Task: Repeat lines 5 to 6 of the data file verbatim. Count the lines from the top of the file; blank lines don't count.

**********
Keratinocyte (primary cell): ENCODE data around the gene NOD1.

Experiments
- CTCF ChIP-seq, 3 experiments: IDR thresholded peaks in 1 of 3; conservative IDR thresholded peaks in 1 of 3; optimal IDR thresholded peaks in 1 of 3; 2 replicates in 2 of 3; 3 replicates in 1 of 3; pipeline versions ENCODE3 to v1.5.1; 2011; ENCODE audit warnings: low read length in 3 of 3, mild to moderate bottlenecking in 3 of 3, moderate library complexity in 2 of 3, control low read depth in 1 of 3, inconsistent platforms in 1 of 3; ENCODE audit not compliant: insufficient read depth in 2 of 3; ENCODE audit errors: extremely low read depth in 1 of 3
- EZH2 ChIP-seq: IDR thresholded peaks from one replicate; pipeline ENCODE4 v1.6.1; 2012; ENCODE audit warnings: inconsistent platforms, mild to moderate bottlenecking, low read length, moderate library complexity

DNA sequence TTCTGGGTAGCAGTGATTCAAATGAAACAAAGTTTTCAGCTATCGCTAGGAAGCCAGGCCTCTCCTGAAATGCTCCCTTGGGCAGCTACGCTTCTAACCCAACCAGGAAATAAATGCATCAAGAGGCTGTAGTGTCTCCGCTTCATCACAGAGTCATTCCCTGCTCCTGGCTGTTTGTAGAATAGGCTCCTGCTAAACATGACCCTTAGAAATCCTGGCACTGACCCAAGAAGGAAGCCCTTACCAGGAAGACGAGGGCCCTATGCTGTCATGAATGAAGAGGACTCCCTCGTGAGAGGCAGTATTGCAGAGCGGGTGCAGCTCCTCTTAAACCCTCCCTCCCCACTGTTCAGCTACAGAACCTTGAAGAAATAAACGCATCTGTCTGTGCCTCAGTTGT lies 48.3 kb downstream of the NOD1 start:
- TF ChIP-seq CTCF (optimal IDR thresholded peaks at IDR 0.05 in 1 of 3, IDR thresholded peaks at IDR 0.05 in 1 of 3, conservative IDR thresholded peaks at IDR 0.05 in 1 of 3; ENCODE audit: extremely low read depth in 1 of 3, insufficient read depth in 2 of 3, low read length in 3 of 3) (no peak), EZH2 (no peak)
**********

DNA sequence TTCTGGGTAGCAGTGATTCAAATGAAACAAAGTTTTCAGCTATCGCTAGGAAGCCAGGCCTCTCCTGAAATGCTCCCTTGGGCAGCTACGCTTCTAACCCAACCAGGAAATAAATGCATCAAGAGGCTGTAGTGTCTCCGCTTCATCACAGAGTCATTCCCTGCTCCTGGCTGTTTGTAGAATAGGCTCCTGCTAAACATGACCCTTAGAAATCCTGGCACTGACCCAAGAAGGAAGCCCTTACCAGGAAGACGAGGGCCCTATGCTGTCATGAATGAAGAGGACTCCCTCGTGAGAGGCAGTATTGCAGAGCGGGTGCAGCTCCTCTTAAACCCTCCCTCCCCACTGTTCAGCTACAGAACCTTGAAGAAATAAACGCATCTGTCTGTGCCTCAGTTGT lies 48.3 kb downstream of the NOD1 start:
- TF ChIP-seq CTCF (optimal IDR thresholded peaks at IDR 0.05 in 1 of 3, IDR thresholded peaks at IDR 0.05 in 1 of 3, conservative IDR thresholded peaks at IDR 0.05 in 1 of 3; ENCODE audit: extremely low read depth in 1 of 3, insufficient read depth in 2 of 3, low read length in 3 of 3) (no peak), EZH2 (no peak)